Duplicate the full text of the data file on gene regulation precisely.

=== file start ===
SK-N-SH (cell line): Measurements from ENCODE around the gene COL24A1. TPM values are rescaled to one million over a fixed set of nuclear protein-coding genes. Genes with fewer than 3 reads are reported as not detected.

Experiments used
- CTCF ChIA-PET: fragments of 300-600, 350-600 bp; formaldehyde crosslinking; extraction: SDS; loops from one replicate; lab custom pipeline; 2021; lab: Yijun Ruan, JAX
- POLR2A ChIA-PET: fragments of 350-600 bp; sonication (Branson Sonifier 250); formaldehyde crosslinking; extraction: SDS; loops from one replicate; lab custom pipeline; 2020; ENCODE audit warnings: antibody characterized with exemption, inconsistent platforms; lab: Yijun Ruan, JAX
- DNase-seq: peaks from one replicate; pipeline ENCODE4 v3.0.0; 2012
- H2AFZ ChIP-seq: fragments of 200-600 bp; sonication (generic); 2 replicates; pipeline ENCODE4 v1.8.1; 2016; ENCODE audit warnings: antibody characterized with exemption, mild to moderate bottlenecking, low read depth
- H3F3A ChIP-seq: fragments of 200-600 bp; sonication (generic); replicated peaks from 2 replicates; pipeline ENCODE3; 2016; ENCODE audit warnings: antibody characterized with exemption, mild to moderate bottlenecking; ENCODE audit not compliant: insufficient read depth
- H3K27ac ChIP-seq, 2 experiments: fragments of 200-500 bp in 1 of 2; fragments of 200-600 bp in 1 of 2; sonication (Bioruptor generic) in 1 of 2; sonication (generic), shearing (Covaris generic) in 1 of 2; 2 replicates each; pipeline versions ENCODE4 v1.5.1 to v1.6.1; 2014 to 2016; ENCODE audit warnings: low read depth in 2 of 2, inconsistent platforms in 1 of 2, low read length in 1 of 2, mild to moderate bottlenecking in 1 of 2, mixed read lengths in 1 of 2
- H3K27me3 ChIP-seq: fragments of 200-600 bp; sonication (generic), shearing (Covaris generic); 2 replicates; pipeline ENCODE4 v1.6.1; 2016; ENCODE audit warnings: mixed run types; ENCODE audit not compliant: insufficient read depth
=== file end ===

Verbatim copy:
SK-N-SH (cell line): Measurements from ENCODE around the gene COL24A1. TPM values are rescaled to one million over a fixed set of nuclear protein-coding genes. Genes with fewer than 3 reads are reported as not detected.

Experiments used
- CTCF ChIA-PET: fragments of 300-600, 350-600 bp; formaldehyde crosslinking; extraction: SDS; loops from one replicate; lab custom pipeline; 2021; lab: Yijun Ruan, JAX
- POLR2A ChIA-PET: fragments of 350-600 bp; sonication (Branson Sonifier 250); formaldehyde crosslinking; extraction: SDS; loops from one replicate; lab custom pipeline; 2020; ENCODE audit warnings: antibody characterized with exemption, inconsistent platforms; lab: Yijun Ruan, JAX
- DNase-seq: peaks from one replicate; pipeline ENCODE4 v3.0.0; 2012
- H2AFZ ChIP-seq: fragments of 200-600 bp; sonication (generic); 2 replicates; pipeline ENCODE4 v1.8.1; 2016; ENCODE audit warnings: antibody characterized with exemption, mild to moderate bottlenecking, low read depth
- H3F3A ChIP-seq: fragments of 200-600 bp; sonication (generic); replicated peaks from 2 replicates; pipeline ENCODE3; 2016; ENCODE audit warnings: antibody characterized with exemption, mild to moderate bottlenecking; ENCODE audit not compliant: insufficient read depth
- H3K27ac ChIP-seq, 2 experiments: fragments of 200-500 bp in 1 of 2; fragments of 200-600 bp in 1 of 2; sonication (Bioruptor generic) in 1 of 2; sonication (generic), shearing (Covaris generic) in 1 of 2; 2 replicates each; pipeline versions ENCODE4 v1.5.1 to v1.6.1; 2014 to 2016; ENCODE audit warnings: low read depth in 2 of 2, inconsistent platforms in 1 of 2, low read length in 1 of 2, mild to moderate bottlenecking in 1 of 2, mixed read lengths in 1 of 2
- H3K27me3 ChIP-seq: fragments of 200-600 bp; sonication (generic), shearing (Covaris generic); 2 replicates; pipeline ENCODE4 v1.6.1; 2016; ENCODE audit warnings: mixed run types; ENCODE audit not compliant: insufficient read depth